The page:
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Nigeria had a public holiday on 29 May 2001. It marked the second anniversary of the country’s return to civilian rule, after 15 years under the military. President Olusegun Obasanjo, himself a former military ruler but now a civilian, is in charge of Africa’s most populous nation.

Nigerians must think they are dreaming. After two years, the soldiers are still staying put in their barracks, and not interfering in the political life of the nation, as they have so often done in the four decades that Nigeria has been independent from Britain. In 1983, for example, the army removed the civilian government of President Shehu Shagari only three months after he had been re-elected to serve a second four-year term.

In all, the soldiers have held the reins of power for 29 of the 41 years of Nigerian independence. But invariably civilians, who have been in control for just 12 years, carry the can for Nigeria’s ills.

Civilians are blamed for corruption. Civilians are blamed for mismanaging the economy. The soldiers always managed to present themselves as the saviours of this vast nation – a nation of at least 100 million. The reason for the estimate is that Nigerians have never been able to agree on a proper census figure – a couple of censuses in the past 25 years have proved inconclusive. Census figures are hotly contested because, given the ethnically polarized state of Nigerian society, the various regions have always tried to massage population figures to ensure that they have a greater say in how political and economic largess is dispensed.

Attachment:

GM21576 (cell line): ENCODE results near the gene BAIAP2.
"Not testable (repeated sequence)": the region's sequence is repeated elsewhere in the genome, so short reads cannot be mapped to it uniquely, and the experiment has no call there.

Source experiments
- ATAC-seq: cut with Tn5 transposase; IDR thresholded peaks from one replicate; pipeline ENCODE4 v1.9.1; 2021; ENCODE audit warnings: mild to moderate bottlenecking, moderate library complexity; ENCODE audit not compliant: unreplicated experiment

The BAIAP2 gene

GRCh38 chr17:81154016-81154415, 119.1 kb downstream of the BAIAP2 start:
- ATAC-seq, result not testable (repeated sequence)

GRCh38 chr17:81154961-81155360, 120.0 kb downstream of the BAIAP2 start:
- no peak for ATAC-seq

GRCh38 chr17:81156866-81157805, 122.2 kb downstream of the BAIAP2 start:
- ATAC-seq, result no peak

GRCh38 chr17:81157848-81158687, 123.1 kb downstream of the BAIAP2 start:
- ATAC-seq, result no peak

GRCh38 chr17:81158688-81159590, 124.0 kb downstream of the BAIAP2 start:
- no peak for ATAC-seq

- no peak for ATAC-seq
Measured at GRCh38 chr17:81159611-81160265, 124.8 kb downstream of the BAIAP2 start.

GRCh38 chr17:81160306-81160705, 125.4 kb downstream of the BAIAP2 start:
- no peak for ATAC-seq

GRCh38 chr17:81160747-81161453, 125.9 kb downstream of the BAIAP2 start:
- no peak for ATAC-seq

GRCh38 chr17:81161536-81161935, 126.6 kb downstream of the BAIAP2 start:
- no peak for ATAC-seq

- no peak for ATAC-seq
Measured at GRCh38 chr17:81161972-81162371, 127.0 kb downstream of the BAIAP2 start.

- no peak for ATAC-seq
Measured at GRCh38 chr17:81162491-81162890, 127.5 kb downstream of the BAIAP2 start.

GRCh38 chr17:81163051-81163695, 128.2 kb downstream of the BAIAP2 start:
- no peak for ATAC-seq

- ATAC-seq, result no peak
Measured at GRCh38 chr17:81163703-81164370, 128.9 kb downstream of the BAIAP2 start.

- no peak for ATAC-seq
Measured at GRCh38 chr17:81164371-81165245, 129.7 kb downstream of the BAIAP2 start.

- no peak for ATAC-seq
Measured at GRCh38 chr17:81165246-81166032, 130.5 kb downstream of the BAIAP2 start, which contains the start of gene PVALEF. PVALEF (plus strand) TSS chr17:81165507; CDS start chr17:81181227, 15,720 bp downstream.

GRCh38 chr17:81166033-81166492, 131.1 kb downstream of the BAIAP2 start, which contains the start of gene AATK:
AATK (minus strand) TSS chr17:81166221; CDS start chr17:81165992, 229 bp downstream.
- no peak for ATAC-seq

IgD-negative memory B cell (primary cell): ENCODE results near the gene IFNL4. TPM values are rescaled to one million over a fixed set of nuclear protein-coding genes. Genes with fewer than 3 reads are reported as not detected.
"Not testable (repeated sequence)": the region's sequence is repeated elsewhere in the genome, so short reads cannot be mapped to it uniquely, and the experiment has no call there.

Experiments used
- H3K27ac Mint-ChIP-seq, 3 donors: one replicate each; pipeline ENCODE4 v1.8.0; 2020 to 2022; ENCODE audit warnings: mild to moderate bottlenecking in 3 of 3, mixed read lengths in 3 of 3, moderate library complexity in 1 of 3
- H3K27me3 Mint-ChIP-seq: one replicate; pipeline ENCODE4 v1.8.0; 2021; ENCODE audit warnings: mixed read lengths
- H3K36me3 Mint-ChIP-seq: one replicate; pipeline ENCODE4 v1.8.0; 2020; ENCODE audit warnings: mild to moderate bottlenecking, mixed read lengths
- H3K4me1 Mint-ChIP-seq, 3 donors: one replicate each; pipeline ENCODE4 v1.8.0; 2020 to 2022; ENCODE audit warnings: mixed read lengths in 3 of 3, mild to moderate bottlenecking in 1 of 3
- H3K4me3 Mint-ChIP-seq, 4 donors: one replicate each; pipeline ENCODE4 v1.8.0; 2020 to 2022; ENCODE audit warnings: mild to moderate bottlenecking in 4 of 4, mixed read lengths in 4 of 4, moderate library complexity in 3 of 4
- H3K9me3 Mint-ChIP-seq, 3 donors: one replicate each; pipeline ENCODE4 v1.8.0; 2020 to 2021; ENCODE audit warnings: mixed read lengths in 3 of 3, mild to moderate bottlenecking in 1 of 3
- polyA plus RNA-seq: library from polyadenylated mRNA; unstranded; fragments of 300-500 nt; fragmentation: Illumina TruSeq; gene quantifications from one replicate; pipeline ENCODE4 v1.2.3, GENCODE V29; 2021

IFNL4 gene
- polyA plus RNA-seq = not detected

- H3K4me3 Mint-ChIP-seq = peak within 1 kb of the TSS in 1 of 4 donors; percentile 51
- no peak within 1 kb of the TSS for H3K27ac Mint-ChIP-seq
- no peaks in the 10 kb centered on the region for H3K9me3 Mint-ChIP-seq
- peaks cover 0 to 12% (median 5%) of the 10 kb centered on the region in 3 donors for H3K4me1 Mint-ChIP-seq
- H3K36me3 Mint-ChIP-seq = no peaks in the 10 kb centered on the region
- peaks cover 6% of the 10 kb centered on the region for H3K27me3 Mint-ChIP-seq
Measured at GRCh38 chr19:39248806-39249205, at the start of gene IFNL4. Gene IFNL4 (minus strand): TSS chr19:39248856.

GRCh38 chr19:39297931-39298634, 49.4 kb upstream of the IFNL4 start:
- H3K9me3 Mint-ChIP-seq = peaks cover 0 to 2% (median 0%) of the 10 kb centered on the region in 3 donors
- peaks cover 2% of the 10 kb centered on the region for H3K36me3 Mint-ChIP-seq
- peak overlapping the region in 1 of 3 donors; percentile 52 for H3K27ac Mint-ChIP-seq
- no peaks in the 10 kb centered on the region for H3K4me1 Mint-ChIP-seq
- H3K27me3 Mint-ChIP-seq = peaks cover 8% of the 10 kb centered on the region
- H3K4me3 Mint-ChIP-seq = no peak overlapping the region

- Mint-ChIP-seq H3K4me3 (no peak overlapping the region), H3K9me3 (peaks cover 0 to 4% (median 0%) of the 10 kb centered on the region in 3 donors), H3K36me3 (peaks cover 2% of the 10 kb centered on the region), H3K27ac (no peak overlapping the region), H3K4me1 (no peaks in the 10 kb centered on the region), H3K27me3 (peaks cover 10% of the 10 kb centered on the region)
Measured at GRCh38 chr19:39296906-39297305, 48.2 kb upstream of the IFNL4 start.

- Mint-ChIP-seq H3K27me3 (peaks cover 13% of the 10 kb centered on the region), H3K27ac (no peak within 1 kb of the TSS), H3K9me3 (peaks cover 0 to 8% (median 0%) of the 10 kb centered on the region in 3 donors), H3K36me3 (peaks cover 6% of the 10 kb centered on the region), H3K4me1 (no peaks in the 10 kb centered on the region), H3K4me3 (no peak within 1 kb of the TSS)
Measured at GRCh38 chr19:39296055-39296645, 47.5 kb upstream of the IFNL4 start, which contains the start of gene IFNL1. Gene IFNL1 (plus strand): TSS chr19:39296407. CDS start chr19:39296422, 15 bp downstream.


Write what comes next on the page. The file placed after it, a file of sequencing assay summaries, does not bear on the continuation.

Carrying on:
Corruption is another huge bone of contention. Nigerians are forever debating which is more corrupt: the army or democratic politicians. But the latest evidence indicates that soldiers are streets ahead of civilians in the corruption stakes. Witness the current attempt by the Nigerian Government to recover billions of pounds salted away by the most venal of all military rulers, General Sani Abacha, who died in mysterious circumstances in June 1998.

The Swiss and British Governments are being lobbied strongly by the Obasanjo administration for the return of the money. Some progress is being made but the process is painfully slow. Nigeria, despite its oil wealth, is cash-strapped. It needs the money to satisfy a restive population that has not really seen any material change to its standard of living since 1999.

Nigeria is also debt-ridden and the Government wants some of the debt rescheduled so it can undertake social programmes. It’s a complicated business. For example, Nigeria owes the Paris Club of creditor nations $25 billion, but 85 per cent of this is interest on a $5 billion loan that was taken out in 1985, a debt which the military government failed to service.

But it is not all doom and gloom. Nigeria’s external reserves have rocketed from $3.7 billion in May 1999 to almost $10 billion by the end of 2000. This will help encourage foreign investors that Nigeria is on the right track economically – and the country needs foreign investment to get the economy going again.